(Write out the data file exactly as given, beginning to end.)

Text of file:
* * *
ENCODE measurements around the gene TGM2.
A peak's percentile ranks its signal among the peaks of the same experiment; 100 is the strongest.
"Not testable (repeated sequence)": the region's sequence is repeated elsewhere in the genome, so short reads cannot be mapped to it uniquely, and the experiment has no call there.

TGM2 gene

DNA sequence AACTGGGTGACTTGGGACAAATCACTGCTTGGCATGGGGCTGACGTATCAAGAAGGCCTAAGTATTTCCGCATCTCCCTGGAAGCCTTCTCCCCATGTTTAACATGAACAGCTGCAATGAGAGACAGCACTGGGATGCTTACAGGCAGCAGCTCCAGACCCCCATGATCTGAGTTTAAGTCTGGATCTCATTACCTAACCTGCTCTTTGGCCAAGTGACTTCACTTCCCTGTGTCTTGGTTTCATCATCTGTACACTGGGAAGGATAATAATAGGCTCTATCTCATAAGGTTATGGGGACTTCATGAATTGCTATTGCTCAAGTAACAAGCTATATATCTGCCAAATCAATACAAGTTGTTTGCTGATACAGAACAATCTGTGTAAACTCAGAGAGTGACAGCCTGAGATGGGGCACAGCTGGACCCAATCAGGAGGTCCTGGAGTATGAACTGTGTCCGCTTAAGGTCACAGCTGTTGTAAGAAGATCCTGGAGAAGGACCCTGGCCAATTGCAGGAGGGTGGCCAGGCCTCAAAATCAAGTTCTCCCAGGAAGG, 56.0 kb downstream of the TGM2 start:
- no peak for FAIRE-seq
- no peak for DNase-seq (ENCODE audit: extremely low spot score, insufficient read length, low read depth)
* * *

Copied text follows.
ENCODE measurements around the gene TGM2.
A peak's percentile ranks its signal among the peaks of the same experiment; 100 is the strongest.
"Not testable (repeated sequence)": the region's sequence is repeated elsewhere in the genome, so short reads cannot be mapped to it uniquely, and the experiment has no call there.

TGM2 gene

DNA sequence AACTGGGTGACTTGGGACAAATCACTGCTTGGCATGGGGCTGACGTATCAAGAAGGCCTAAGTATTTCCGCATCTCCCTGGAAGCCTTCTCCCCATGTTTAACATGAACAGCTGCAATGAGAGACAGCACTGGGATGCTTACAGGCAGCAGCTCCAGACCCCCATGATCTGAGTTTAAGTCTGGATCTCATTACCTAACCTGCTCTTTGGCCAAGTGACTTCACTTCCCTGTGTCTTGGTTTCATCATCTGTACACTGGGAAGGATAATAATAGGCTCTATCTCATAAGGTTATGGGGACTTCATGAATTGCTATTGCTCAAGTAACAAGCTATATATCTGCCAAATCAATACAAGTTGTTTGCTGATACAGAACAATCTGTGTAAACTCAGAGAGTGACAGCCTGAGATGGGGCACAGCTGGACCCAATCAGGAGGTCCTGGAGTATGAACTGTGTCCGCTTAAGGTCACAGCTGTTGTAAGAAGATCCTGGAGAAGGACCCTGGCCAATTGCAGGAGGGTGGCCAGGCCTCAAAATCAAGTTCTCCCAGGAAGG, 56.0 kb downstream of the TGM2 start:
- no peak for FAIRE-seq
- no peak for DNase-seq (ENCODE audit: extremely low spot score, insufficient read length, low read depth)